Code Complete 2 gives a clear definition of what an abstraction is

abstraction is the ability to view a complex operation in a simplified form.  A class interface provides an abstraction of the implementation that’s hidden behind the interface

What is an abstraction?

Abstractions are used regularly in everyday language, we use abstraction when talking about lots of things, such as
  • Chair
  • Table
  • Computer
  • Mobile Phone
These are abstract ideas which everyone understands but people don’t have a mobile phone, they have an exact make of mobile phone but most people don’t talk about the exact type by the abstract type of mobile phone.
Mobile phones have some core data
  • Ringer
  • Screen
  • buttons
  • Mic
  • Speaker
A mobile phone would be a good case for a Abstract class which could be inherited by a real instance which may add more features.

Why is understanding Abstraction important

Abstractions help hide concrete code which can change with abstractions such as interfaces and abstract classes which are less likely to change.

Using abstraction limits dependencies in code, reduced dependency means reducing the effect of change in your code.

Two of the key long term goals for developers when writing code

  1. Increase the readability of the code
  2. Minimise dependencies in code, reducing the effects of change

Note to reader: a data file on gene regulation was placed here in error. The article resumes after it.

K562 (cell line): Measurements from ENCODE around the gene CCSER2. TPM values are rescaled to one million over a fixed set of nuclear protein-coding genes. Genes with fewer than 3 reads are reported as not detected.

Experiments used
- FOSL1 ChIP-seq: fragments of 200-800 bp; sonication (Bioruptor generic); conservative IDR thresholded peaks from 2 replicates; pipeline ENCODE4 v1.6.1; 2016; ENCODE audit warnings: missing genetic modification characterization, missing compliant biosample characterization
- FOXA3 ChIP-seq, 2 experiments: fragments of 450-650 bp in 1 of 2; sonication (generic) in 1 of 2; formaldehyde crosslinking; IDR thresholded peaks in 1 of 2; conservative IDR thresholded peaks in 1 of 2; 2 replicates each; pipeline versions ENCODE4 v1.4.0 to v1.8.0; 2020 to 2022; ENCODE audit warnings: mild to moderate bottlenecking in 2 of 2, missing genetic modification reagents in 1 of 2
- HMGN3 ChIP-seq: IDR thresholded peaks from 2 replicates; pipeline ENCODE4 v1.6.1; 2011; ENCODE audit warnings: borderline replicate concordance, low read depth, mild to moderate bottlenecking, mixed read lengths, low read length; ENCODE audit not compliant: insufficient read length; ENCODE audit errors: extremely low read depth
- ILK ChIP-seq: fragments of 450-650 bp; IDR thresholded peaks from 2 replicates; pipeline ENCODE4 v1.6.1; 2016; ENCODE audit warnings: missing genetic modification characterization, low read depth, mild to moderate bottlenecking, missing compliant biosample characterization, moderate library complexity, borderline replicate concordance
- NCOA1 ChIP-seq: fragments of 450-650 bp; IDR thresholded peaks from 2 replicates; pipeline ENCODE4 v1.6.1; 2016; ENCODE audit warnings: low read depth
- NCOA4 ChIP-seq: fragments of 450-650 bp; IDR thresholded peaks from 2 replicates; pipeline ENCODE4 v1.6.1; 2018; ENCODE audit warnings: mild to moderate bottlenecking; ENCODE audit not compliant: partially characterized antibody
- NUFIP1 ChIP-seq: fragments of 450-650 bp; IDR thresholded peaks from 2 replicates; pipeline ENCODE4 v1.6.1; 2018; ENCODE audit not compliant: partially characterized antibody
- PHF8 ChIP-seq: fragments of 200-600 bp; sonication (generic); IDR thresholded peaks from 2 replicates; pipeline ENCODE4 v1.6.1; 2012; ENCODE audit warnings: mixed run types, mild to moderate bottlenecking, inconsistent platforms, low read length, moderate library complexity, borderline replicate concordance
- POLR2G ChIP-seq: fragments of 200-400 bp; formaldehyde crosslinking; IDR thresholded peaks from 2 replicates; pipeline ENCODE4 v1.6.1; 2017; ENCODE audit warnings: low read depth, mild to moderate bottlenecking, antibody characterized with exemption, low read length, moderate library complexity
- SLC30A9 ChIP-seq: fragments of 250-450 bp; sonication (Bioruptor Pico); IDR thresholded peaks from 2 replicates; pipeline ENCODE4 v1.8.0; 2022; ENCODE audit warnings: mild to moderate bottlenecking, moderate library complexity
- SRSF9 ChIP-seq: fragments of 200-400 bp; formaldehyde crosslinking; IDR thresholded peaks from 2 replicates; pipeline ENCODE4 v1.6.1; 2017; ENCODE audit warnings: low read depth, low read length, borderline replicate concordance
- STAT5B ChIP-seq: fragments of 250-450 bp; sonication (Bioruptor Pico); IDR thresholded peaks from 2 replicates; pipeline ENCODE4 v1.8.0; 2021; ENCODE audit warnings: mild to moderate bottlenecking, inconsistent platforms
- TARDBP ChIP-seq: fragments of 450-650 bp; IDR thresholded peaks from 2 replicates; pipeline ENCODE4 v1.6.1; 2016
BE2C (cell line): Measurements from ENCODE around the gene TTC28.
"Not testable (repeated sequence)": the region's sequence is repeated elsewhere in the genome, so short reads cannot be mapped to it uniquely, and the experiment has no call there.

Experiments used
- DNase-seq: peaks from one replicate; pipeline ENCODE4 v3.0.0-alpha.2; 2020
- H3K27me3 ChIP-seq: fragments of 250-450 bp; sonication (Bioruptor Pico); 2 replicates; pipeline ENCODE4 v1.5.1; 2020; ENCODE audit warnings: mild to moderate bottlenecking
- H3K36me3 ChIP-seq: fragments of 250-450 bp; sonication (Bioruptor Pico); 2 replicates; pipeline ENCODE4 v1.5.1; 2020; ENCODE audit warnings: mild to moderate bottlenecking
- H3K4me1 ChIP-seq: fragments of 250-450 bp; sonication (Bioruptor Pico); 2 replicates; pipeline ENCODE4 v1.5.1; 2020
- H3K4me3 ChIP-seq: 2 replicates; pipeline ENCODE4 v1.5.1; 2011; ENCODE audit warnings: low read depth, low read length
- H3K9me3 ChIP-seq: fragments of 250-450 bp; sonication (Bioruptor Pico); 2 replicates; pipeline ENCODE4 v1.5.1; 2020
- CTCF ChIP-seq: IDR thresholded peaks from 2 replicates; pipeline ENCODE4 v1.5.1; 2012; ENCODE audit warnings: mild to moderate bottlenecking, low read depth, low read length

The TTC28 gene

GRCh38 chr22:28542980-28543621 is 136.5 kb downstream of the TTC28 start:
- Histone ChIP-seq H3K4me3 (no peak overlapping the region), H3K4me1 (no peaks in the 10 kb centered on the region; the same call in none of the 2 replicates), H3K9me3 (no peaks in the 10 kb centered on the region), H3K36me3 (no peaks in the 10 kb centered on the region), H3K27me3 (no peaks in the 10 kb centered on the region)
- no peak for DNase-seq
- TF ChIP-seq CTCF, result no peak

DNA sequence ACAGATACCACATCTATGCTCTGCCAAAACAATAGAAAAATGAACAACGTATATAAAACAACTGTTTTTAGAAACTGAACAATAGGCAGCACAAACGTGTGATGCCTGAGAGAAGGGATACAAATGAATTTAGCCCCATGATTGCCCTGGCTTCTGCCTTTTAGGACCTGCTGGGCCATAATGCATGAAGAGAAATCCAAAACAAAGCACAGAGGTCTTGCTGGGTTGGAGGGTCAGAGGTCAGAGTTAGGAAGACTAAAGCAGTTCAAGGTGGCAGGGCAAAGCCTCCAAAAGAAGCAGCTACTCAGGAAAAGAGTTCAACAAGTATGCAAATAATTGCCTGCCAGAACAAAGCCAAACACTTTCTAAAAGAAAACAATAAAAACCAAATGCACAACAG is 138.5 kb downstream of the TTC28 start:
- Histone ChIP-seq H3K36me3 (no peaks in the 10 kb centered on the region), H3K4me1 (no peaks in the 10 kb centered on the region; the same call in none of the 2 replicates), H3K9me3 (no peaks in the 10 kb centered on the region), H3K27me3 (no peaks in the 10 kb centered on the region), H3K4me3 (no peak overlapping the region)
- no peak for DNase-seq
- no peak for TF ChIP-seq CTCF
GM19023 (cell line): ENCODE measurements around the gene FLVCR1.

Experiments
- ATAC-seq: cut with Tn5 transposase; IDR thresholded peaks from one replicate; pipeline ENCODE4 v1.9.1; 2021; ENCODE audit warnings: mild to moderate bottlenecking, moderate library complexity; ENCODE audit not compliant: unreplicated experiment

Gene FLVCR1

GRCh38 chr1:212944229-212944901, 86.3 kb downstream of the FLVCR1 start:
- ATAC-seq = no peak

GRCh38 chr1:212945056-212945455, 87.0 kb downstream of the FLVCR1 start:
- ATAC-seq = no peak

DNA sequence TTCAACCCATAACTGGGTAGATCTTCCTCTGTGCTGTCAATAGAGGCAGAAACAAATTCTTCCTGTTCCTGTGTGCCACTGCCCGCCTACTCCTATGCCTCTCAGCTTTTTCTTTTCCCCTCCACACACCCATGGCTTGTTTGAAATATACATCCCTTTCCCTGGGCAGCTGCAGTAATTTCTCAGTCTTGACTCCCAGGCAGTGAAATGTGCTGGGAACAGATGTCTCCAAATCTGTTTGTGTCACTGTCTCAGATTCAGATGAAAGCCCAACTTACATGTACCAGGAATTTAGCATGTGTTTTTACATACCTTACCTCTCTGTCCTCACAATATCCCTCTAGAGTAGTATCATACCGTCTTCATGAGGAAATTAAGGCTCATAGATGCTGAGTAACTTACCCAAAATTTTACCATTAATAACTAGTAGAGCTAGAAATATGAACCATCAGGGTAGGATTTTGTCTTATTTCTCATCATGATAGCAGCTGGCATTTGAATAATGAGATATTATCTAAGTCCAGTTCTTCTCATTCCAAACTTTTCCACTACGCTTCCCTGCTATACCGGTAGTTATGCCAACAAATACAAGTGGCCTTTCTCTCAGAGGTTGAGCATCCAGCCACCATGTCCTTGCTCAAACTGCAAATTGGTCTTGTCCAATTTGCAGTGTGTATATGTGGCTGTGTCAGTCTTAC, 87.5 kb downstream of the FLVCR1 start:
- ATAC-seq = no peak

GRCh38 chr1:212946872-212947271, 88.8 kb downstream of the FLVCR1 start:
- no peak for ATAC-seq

The two goals will make maintaining the code easier, below I talk how abstraction can help you to achieve those goals.

Junior developers seem reluctant to use abstractions in code because of a mixture of not understanding how abstractions work and because they are focused on getting the code working and bypass the creation of abstractions, which can lead to big complex methods, few classes and no abstractions.

Junior developers are focused on the short term goal of getting the code working with the intent of leaving the design and creation of abstractions until later (later often doesn’t come).

Which leads me to write articles like the two below


Understanding Abstraction

Abstraction is one of the key principles behind many of the OO design principles such as

  • Inheritance
  • Polymorphism
  • Composition
  • Benefits of abstraction
  • Code is easy to understand